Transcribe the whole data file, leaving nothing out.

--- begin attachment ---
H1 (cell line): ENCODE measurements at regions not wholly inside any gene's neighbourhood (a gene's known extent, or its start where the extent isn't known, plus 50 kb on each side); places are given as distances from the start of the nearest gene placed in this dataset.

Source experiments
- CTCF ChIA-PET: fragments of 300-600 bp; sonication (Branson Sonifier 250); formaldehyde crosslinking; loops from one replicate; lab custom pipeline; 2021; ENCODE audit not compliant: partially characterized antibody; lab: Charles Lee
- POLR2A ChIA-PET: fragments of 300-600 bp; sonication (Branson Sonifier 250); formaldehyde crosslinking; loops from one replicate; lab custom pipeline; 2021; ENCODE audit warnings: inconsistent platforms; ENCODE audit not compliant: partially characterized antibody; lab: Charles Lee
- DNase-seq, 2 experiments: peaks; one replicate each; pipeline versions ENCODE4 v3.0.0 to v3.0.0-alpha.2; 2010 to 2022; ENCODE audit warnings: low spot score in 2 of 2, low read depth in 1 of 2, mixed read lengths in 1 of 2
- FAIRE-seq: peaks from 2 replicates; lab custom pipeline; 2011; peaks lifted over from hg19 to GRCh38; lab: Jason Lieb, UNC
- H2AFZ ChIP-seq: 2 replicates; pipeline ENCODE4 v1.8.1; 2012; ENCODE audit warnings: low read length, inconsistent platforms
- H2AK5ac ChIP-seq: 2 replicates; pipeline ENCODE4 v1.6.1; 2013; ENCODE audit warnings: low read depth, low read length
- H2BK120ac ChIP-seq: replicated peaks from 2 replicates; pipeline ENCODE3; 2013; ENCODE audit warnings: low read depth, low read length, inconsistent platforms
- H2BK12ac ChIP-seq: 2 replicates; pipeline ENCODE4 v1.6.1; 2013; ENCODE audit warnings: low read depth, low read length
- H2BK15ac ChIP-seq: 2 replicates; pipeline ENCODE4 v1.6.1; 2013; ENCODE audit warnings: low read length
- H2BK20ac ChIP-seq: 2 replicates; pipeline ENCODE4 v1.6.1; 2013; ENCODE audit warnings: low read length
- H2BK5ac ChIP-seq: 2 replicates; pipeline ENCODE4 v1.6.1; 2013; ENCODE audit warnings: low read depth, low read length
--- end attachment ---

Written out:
H1 (cell line): ENCODE measurements at regions not wholly inside any gene's neighbourhood (a gene's known extent, or its start where the extent isn't known, plus 50 kb on each side); places are given as distances from the start of the nearest gene placed in this dataset.

Source experiments
- CTCF ChIA-PET: fragments of 300-600 bp; sonication (Branson Sonifier 250); formaldehyde crosslinking; loops from one replicate; lab custom pipeline; 2021; ENCODE audit not compliant: partially characterized antibody; lab: Charles Lee
- POLR2A ChIA-PET: fragments of 300-600 bp; sonication (Branson Sonifier 250); formaldehyde crosslinking; loops from one replicate; lab custom pipeline; 2021; ENCODE audit warnings: inconsistent platforms; ENCODE audit not compliant: partially characterized antibody; lab: Charles Lee
- DNase-seq, 2 experiments: peaks; one replicate each; pipeline versions ENCODE4 v3.0.0 to v3.0.0-alpha.2; 2010 to 2022; ENCODE audit warnings: low spot score in 2 of 2, low read depth in 1 of 2, mixed read lengths in 1 of 2
- FAIRE-seq: peaks from 2 replicates; lab custom pipeline; 2011; peaks lifted over from hg19 to GRCh38; lab: Jason Lieb, UNC
- H2AFZ ChIP-seq: 2 replicates; pipeline ENCODE4 v1.8.1; 2012; ENCODE audit warnings: low read length, inconsistent platforms
- H2AK5ac ChIP-seq: 2 replicates; pipeline ENCODE4 v1.6.1; 2013; ENCODE audit warnings: low read depth, low read length
- H2BK120ac ChIP-seq: replicated peaks from 2 replicates; pipeline ENCODE3; 2013; ENCODE audit warnings: low read depth, low read length, inconsistent platforms
- H2BK12ac ChIP-seq: 2 replicates; pipeline ENCODE4 v1.6.1; 2013; ENCODE audit warnings: low read depth, low read length
- H2BK15ac ChIP-seq: 2 replicates; pipeline ENCODE4 v1.6.1; 2013; ENCODE audit warnings: low read length
- H2BK20ac ChIP-seq: 2 replicates; pipeline ENCODE4 v1.6.1; 2013; ENCODE audit warnings: low read length
- H2BK5ac ChIP-seq: 2 replicates; pipeline ENCODE4 v1.6.1; 2013; ENCODE audit warnings: low read depth, low read length